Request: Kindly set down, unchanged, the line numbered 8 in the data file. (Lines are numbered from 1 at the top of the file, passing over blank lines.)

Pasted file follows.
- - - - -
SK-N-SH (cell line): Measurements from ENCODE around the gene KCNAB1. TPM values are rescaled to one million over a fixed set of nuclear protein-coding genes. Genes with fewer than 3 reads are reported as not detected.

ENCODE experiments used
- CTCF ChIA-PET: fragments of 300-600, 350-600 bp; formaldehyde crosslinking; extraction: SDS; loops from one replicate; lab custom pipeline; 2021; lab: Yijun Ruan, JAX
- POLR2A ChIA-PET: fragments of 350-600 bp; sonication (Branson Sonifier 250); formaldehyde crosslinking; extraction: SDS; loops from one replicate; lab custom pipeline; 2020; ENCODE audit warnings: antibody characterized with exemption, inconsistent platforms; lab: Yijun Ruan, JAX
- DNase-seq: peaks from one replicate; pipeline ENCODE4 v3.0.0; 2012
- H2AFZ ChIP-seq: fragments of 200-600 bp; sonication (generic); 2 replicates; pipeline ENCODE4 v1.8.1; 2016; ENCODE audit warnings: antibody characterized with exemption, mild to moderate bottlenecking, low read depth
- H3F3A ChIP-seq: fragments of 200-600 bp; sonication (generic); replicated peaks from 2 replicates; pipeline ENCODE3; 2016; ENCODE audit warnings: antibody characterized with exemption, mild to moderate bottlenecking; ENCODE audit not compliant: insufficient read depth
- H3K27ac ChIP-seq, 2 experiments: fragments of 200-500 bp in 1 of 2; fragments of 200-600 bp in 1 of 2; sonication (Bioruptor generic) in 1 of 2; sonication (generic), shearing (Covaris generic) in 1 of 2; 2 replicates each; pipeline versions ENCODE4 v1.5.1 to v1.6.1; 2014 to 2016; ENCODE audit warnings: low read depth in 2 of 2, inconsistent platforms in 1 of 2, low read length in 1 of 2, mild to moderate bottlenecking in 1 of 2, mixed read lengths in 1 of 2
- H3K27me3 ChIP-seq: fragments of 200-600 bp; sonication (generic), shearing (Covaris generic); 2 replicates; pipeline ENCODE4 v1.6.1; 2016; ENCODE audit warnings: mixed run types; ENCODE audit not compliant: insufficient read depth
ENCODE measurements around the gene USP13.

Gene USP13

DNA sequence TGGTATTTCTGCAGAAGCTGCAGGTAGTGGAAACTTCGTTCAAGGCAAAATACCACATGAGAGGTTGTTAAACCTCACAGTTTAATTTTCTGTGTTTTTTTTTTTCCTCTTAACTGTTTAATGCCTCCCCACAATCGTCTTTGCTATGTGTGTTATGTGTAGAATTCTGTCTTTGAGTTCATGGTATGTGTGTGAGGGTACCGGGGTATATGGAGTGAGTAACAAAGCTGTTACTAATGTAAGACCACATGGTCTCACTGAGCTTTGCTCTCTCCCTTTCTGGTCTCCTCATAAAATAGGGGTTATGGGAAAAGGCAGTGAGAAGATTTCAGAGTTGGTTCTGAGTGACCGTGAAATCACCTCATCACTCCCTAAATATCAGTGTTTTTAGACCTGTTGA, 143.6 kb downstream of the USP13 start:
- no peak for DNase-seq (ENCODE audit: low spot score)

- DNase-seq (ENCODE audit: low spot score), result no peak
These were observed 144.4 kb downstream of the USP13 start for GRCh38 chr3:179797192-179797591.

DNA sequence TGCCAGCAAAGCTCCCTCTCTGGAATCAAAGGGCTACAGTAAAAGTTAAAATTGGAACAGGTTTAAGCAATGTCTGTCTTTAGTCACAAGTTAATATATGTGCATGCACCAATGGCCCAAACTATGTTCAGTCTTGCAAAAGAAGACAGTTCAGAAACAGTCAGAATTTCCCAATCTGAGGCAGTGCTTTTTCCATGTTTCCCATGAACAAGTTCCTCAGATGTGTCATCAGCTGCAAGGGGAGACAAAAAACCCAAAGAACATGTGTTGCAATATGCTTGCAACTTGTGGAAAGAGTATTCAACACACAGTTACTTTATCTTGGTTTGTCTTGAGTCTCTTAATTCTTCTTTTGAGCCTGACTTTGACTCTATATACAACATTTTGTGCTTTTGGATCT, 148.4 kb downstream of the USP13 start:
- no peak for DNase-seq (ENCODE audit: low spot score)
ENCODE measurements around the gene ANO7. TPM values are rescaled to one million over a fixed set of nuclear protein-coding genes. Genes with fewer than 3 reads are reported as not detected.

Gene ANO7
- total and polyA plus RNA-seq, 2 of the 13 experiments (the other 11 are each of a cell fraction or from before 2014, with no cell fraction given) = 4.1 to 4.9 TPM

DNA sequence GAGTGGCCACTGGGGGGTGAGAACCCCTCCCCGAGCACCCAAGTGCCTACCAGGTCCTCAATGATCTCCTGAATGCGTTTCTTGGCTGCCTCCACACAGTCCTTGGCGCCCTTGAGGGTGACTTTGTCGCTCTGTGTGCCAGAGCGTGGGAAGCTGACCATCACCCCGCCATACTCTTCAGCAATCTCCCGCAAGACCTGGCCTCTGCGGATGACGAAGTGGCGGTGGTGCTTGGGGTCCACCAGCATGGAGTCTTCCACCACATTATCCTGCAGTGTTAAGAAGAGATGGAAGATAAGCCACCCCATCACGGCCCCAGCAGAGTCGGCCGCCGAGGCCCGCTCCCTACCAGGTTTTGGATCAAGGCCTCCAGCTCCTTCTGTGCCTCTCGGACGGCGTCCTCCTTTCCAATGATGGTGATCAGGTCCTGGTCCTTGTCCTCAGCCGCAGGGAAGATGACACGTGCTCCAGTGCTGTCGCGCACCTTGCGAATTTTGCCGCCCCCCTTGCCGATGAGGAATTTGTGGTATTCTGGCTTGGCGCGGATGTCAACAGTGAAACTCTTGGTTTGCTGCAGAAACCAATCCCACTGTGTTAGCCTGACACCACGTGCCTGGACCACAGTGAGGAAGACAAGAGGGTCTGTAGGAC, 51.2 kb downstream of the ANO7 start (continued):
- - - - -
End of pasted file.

- H3K27ac ChIP-seq, 2 experiments: fragments of 200-500 bp in 1 of 2; fragments of 200-600 bp in 1 of 2; sonication (Bioruptor generic) in 1 of 2; sonication (generic), shearing (Covaris generic) in 1 of 2; 2 replicates each; pipeline versions ENCODE4 v1.5.1 to v1.6.1; 2014 to 2016; ENCODE audit warnings: low read depth in 2 of 2, inconsistent platforms in 1 of 2, low read length in 1 of 2, mild to moderate bottlenecking in 1 of 2, mixed read lengths in 1 of 2